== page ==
WASHINGTON -- Even while federal officials promise to push harder on consumer privacy legislation this year, a collection of groups from across the political spectrum is challenging them to keep their word.
The coalition presented a "privacy pledge" Monday to officials that would ensure federal privacy safeguards and give consumers the right to remove or correct computerized personal information held by online companies.
While industry groups have resisted even the leanest of privacy legislation, they are slowly warming to the idea. They also want to assure online users still wary about entering their addresses and credit card numbers on the Web.
Now that companies have accepted published "privacy policies" stating how they use customer records as an essential part of their site, privacy advocates say more protections are needed.
"It doesn't do much good if you're told in explicit terms that you have no rights," said Barry Steinhardt, associate director of the American Civil Liberties Union. "It's like a burglar who comes into your house and steals your television set but leaves you a really nice note as to what he's going to do with it."
The industries have also favored self-regulation and the use of private technologies that cloak consumers' identities as they go online. The pledge embraces these tools.
"The optimum federal response is to set strong, basic privacy standards and to promote strategies at the state level and in the private sector for implementing them and offering additional protections as needed," the groups said in a letter last month to President Bush and other federal officials.
The main principles -- to inform consumers how their information is used, protect the data from hackers and give consumers power over their data -- described in the pledge are the same criteria used by the Federal Trade Commission to judge e-commerce companies last year.
Also mentioned is consumer "redress," which could allow individuals to sue a company if their personal data is used improperly. That proposed right is strongly opposed by companies and is a potential roadblock for legislation, though Steinhardt called that an essential part of enforcement.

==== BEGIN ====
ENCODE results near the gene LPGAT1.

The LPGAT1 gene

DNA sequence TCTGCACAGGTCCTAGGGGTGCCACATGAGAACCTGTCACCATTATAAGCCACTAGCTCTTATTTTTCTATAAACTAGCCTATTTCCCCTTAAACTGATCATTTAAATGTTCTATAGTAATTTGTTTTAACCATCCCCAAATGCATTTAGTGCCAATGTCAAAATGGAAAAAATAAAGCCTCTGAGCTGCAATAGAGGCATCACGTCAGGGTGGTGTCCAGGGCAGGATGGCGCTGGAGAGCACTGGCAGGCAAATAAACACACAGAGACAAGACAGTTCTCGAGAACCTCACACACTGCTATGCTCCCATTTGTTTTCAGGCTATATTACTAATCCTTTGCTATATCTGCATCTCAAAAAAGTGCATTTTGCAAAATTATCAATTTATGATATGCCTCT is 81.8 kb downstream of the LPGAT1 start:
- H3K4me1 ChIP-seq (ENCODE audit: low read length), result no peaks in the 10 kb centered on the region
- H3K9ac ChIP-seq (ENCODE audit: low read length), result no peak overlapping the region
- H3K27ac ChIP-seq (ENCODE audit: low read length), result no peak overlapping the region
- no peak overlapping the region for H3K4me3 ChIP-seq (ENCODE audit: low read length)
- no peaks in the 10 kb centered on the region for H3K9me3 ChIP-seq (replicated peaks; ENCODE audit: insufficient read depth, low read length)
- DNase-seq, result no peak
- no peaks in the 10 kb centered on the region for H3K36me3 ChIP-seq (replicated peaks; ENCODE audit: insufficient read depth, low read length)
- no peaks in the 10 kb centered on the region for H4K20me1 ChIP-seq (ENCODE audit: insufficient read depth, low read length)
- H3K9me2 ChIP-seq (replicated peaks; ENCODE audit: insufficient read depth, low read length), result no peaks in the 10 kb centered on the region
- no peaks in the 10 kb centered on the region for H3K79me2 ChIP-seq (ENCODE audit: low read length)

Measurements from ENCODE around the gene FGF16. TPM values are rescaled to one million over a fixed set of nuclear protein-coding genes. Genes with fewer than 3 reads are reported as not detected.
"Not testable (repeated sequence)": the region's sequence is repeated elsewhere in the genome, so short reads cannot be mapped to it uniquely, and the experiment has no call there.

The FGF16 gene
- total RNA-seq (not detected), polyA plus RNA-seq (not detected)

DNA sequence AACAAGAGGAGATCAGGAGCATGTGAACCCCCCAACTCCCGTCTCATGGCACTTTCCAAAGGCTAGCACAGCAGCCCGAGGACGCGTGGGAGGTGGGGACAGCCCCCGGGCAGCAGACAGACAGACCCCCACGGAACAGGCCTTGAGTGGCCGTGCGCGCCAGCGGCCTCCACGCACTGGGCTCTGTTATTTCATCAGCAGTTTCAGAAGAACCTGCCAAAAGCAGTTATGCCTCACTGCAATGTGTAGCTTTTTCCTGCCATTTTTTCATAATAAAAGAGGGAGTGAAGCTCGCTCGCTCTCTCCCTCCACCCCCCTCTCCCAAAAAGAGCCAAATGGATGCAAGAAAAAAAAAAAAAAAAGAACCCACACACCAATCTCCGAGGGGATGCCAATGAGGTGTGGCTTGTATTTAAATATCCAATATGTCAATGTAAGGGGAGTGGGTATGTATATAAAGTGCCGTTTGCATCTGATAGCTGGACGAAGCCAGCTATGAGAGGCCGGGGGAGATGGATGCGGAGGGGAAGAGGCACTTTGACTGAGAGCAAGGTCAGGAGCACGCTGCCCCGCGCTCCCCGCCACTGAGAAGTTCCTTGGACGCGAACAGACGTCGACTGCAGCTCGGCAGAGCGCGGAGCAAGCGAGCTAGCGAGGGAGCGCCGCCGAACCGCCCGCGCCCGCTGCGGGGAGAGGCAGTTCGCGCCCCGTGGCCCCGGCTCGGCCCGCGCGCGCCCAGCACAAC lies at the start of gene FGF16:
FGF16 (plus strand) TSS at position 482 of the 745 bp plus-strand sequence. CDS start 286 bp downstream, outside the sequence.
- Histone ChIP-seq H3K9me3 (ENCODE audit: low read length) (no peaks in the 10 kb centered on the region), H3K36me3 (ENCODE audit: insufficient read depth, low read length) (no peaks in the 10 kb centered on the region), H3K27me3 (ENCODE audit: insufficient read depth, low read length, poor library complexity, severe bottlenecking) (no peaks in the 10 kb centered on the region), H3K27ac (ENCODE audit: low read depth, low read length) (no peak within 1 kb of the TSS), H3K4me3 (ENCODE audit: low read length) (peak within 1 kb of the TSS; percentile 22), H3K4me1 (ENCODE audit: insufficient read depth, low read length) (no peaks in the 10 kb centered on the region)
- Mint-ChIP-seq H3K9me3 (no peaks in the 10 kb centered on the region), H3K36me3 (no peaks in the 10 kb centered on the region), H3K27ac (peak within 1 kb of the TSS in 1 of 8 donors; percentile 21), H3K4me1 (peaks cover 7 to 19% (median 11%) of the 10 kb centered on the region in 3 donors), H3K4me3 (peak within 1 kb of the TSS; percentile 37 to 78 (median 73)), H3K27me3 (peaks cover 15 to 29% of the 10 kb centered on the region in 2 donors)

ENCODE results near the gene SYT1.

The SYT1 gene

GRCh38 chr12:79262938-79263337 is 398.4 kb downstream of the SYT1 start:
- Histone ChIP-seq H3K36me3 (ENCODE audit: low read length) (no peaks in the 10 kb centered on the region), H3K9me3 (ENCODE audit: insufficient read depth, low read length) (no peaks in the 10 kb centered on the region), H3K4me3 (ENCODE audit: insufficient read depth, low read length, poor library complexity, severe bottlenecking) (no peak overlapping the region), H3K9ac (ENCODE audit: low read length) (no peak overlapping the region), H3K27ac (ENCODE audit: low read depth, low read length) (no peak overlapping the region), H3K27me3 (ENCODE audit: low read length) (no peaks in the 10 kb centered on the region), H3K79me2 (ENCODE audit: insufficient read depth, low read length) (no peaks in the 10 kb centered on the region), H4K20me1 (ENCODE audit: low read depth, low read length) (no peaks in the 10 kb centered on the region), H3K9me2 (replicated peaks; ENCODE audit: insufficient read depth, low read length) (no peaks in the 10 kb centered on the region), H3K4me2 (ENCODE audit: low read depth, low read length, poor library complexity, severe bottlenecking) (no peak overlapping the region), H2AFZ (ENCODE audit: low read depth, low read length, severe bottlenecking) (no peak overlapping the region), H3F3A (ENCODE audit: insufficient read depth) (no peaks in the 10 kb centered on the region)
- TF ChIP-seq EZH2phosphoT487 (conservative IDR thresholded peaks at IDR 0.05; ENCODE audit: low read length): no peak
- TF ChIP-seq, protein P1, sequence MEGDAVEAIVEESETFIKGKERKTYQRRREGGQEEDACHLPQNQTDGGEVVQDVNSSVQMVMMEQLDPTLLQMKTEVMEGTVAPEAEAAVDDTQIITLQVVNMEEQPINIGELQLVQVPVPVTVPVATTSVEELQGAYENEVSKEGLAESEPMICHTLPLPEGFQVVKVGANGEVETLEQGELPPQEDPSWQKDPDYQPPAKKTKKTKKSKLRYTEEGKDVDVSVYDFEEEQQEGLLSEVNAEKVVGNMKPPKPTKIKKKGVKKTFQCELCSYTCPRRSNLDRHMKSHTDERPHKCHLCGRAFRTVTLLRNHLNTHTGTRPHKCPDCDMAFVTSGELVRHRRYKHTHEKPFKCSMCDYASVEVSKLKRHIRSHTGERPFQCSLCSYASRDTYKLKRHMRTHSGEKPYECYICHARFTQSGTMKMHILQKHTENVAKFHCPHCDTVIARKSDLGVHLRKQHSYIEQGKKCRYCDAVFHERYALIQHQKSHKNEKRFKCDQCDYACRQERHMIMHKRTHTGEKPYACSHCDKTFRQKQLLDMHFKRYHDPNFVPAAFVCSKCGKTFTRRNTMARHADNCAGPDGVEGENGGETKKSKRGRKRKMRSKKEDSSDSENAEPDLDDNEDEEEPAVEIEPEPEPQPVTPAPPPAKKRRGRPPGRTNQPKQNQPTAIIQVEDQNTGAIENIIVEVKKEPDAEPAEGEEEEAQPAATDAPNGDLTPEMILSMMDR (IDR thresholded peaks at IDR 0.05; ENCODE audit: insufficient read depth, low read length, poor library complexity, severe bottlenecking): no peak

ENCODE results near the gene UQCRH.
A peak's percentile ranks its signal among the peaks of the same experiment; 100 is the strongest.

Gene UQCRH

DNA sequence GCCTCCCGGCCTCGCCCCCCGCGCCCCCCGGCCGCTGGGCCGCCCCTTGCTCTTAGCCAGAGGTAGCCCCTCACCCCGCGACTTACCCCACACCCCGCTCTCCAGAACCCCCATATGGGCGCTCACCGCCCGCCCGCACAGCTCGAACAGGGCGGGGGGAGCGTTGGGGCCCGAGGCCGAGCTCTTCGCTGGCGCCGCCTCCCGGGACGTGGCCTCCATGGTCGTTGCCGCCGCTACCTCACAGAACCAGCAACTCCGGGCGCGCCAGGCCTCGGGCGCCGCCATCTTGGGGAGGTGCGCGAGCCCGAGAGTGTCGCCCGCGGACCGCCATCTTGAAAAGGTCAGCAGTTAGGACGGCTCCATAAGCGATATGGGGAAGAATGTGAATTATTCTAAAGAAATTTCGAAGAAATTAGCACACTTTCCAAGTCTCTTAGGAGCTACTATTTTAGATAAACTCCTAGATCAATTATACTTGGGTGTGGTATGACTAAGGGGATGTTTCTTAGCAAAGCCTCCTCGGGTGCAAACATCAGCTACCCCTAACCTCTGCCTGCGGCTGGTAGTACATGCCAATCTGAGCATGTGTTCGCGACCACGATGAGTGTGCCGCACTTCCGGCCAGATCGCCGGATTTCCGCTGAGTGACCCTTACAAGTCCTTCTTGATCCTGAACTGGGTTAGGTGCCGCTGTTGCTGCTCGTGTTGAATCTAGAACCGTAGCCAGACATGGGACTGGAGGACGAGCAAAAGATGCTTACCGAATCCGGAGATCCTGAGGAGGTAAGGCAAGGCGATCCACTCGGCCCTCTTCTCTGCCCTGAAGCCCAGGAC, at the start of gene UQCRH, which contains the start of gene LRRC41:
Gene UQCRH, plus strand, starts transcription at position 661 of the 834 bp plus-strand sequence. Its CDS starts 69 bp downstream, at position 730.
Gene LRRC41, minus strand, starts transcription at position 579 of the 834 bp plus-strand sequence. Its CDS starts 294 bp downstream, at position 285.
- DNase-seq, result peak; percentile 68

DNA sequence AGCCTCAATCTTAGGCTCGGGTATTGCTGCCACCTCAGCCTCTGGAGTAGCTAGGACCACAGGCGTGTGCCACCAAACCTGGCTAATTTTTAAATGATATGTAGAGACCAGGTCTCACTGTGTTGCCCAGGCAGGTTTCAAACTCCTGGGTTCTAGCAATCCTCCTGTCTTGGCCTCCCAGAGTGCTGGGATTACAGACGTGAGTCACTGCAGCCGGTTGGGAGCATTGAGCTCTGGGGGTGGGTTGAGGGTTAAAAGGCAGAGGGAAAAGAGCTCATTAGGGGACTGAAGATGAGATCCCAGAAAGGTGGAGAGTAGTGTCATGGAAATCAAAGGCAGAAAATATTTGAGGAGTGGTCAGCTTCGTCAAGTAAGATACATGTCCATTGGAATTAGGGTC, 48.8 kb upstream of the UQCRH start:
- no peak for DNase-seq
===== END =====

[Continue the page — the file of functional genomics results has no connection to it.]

"Without remedy, there is no right. There's just an empty promise," Steinhardt said. "Government can not always be counted on to vigorously enforce laws."
The challenge came from 14 groups, known collectively as The Privacy Coalition. Members include the ACLU, Electronic Privacy Information Center, American Library Association, United Auto Workers union and conservative Eagle Forum.
The pledge singles out some new surveillance technologies, such as video tracking and workplace monitoring.
Many companies use various methods to watch over workers, particularly when they go online. And video surveillance is becoming increasingly common.
After the Super Bowl in January, it was disclosed that video cameras watched fans as they walked into the stadium, using face recognition technology to look for wanted criminals and known terrorists. That event prompted a separate mention of video surveillance in the pledge, Steinhardt said.
"At least in private industry, we have no rules to govern their use," he said. "That's the kind of issue that requires government action, and can't be solved simply by industry self-regulation."
On the Net
American Civil Liberties Union: http://www.aclu.org
Electronic Privacy Information Center: http://www.epic.org
United Auto Workers: http://www.uaw.org
Eagle Forum: http://www.eagleforum.org
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